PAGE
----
Saturday, 4 October 2014

Why homework needs more thinking

Picture this.  It's the end of Thursday or Friday afternoon and you're handing out a worksheet to each child to take home with maths or comprehension questions to complete or spellings to learn or class work to finish.  What's wrong with this?

The problem isn't about children spending insufficient time playing or the disruption to quality family time.  Homework was never intended to be something that helped families bond or enabled children to play more.  The problem with homework is that too often it has no effective impact on learning.  Why?

1) Homework provides opportunities for pupils to consolidate misunderstanding or to learn things wrongly.  This isn't the fault of parents/carers.  If you want a child to learn something, sort it out in school.  (Of course there's the stuff that children learn at home, from interacting with people and things outside school, but I'm talking about homework, set by teachers for children to do when they're not at school.)

2) Homework too often emphasises or extends the gap between high and low achievers.  Let's imagine you've set the same five multiplication problems as homework for all, the children who get it will complete successfully, the children who don't, won't.  (This is a problem with worksheets in general.)  

3) You have no way of accurately monitoring who did what.  Some parents/carers will complete the questions on behalf of their children - so the children won't have understood how to do it but you'll think they have.  And some parents/carers will complete the work incorrectly.

4) Some parents/carers are better equipped to support their children than others.  Often these will be the parents/carers of the most able pupils in your class.  So, again, homework will serve to widen the gap between the least and the most able child.

5) Homework creates unnecessary workload, particularly if you're expected to mark work which children (or parents/carers) complete at home.  This reduces your time to focus on learning and teaching in the classroom.

What's the solution?  Your school will have homework policy ("...parents and school working in partnership...regular homework...linked to the taught curriculum...") and Teachers' Standard 4 requires that you set homework to consolidate and extend the knowledge and understanding pupils have acquired.  The government have stepped back from telling schools how many hours of homework a 5-year old should do so there's nothing stopping you (within the bounds of the school homework policy) from deciding what to ask pupils to do.  So when you're setting homework, make it something that children can take ownership of, that doesn't contribute to widening the gap between more and less able, that allows you to check on misconceptions or misunderstandings, and that doesn't add to your marking workload.  How?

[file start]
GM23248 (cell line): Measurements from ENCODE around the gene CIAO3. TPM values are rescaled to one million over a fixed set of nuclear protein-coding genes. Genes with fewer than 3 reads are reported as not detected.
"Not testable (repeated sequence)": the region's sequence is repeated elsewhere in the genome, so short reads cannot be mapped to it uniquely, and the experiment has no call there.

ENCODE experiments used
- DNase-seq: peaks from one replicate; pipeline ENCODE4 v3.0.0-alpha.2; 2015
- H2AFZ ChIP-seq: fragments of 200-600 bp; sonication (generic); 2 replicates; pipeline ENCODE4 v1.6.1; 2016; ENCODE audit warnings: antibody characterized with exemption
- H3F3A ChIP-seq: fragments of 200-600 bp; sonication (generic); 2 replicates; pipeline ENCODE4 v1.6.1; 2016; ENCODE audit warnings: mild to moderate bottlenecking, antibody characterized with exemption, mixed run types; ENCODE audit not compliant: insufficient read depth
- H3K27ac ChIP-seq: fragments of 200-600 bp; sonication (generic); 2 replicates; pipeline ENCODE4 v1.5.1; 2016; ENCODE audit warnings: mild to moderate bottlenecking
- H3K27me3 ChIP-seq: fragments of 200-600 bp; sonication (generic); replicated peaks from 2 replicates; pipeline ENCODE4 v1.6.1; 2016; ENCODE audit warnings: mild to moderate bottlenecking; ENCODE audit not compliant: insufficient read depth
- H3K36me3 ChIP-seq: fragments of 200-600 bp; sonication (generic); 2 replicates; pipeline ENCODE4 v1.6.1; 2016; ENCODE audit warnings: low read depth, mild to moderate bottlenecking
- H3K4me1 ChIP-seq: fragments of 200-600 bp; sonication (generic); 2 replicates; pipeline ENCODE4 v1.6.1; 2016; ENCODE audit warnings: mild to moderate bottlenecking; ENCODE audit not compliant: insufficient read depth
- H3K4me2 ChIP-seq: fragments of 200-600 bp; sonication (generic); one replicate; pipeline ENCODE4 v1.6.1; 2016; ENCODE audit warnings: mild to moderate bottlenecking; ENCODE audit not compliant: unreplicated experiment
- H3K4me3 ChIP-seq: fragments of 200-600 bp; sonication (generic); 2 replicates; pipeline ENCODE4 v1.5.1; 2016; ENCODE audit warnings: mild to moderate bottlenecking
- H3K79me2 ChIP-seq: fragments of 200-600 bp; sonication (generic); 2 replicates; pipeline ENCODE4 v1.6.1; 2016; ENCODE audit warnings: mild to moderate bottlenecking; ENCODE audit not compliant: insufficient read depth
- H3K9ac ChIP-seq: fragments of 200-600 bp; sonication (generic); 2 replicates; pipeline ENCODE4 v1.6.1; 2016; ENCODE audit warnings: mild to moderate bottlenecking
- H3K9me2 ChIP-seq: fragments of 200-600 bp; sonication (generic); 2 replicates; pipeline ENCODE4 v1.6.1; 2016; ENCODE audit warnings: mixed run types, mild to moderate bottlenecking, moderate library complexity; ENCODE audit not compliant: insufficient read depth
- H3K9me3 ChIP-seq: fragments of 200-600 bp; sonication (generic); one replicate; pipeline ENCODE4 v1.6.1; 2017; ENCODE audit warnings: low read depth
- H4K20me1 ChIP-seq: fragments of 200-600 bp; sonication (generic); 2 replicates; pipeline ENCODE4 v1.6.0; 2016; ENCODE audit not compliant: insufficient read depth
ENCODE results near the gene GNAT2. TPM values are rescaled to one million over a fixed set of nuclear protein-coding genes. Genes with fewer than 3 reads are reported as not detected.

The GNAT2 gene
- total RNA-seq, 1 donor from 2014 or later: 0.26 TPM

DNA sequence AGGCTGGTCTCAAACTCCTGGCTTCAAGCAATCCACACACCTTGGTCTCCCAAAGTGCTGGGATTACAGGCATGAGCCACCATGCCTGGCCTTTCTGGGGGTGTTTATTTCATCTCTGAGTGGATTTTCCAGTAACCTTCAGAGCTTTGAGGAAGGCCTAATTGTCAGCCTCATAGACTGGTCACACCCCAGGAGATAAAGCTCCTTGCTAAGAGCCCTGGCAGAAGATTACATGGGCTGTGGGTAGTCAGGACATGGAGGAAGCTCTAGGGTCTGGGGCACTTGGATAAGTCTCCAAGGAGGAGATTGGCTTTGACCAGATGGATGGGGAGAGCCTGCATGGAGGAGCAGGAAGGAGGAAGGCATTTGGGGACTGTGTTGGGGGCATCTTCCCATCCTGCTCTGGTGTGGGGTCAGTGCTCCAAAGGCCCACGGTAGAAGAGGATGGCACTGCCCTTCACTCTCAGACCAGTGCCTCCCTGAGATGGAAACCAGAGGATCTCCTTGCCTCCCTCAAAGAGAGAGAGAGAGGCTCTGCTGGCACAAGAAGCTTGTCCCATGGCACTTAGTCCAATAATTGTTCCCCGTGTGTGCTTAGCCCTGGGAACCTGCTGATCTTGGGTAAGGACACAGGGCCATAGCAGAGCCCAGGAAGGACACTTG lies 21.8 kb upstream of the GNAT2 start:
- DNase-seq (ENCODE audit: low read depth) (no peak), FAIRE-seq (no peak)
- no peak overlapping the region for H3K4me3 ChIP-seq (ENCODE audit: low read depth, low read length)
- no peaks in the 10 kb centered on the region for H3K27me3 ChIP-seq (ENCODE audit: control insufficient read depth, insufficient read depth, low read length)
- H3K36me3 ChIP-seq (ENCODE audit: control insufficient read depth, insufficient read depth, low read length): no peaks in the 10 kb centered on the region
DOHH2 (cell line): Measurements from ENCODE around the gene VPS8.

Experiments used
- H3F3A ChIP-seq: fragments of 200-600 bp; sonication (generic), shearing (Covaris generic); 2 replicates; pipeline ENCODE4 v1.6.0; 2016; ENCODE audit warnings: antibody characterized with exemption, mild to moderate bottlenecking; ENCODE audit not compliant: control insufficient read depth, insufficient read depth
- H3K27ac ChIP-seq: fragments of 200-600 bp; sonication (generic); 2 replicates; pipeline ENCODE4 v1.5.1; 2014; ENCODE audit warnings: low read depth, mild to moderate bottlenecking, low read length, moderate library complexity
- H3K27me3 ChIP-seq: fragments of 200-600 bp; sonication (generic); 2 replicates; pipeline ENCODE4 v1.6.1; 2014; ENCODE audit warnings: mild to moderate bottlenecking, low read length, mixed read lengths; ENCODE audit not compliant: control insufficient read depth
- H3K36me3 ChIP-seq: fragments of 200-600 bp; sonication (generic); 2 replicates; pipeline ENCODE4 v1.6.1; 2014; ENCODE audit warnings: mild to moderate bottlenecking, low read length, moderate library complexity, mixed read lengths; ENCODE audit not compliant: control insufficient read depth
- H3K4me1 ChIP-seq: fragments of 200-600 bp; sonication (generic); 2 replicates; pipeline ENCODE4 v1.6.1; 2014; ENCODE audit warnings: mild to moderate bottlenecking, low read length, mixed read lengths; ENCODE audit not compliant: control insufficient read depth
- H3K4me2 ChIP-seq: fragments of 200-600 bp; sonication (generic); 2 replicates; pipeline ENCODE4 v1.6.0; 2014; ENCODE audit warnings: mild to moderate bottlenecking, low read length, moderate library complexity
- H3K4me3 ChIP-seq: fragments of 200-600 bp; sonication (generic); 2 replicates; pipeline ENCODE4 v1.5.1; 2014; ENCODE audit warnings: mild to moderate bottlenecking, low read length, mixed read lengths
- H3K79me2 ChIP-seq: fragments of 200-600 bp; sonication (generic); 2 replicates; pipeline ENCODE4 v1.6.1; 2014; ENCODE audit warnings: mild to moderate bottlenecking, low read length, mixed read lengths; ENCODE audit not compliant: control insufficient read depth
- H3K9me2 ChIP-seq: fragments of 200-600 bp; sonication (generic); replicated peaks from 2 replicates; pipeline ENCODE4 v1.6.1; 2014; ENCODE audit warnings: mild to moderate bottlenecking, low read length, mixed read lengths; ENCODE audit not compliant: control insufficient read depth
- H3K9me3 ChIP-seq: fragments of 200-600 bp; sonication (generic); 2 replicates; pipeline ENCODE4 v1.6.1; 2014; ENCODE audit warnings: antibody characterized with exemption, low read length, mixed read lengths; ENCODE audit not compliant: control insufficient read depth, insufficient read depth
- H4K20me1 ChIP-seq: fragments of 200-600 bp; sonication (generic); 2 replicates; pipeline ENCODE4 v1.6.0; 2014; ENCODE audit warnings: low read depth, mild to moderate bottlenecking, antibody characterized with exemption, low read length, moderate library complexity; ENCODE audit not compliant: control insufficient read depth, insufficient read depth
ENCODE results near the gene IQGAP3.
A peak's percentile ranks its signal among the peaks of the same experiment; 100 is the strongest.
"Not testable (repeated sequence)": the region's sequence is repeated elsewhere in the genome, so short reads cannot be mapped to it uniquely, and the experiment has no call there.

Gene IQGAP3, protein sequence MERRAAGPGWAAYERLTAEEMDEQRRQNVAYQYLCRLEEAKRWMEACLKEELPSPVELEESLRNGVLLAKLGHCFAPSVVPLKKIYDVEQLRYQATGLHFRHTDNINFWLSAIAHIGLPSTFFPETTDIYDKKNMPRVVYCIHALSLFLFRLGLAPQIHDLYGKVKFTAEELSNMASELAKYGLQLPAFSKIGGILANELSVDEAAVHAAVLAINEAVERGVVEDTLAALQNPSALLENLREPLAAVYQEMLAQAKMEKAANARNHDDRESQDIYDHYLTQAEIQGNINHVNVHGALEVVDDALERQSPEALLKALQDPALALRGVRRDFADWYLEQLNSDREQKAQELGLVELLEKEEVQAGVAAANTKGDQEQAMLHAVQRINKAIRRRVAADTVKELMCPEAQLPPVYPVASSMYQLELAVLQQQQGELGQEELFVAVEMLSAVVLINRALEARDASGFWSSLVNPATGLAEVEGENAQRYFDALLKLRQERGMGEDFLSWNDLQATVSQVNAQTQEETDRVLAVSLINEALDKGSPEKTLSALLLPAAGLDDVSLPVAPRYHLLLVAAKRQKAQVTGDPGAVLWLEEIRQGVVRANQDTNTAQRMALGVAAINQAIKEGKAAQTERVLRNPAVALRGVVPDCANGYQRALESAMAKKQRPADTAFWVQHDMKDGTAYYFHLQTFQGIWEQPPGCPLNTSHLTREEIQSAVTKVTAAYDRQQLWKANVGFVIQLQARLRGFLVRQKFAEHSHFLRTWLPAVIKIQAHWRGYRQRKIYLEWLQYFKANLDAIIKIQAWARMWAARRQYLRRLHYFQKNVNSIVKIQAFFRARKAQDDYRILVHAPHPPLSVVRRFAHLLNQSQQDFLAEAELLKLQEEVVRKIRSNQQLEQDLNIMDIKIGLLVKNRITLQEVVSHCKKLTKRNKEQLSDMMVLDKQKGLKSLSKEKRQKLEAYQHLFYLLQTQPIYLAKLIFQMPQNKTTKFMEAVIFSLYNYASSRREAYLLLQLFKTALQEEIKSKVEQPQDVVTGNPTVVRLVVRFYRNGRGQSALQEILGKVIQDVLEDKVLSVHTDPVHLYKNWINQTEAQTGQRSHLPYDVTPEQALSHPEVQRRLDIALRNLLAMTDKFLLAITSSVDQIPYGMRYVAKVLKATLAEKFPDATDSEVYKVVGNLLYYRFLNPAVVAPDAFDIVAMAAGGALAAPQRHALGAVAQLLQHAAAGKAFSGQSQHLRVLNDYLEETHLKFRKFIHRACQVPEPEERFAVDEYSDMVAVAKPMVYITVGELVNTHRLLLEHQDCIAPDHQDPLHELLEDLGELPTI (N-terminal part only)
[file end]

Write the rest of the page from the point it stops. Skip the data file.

• Set tasks which don't  necessarily involve writing or recording on paper.  These could be "Think about..." activities, observation or physical/kinaesthetic activities.
  • Link these tasks to lessons you'll be teaching in a couple of days, or next week.  Be clear with your pupils that the set task is in preparation for such-and-such lesson.
  • Use the introduction of this lesson as an opportunity to hear children's contributions and adjust the homework tasks you set to ensure that all children can participate.
For example:  Think about why some people walk to work, others drive, and some cycle or use public transport (in preparation for a lesson on writing a balanced argument or a geography lesson on urban transport choices).  Or: Sit in as many different chairs as you can find (in preparation for a D&T or history project on furniture design).  Or Look for right angles around your home (in preparation for a lesson on the properties of shapes).

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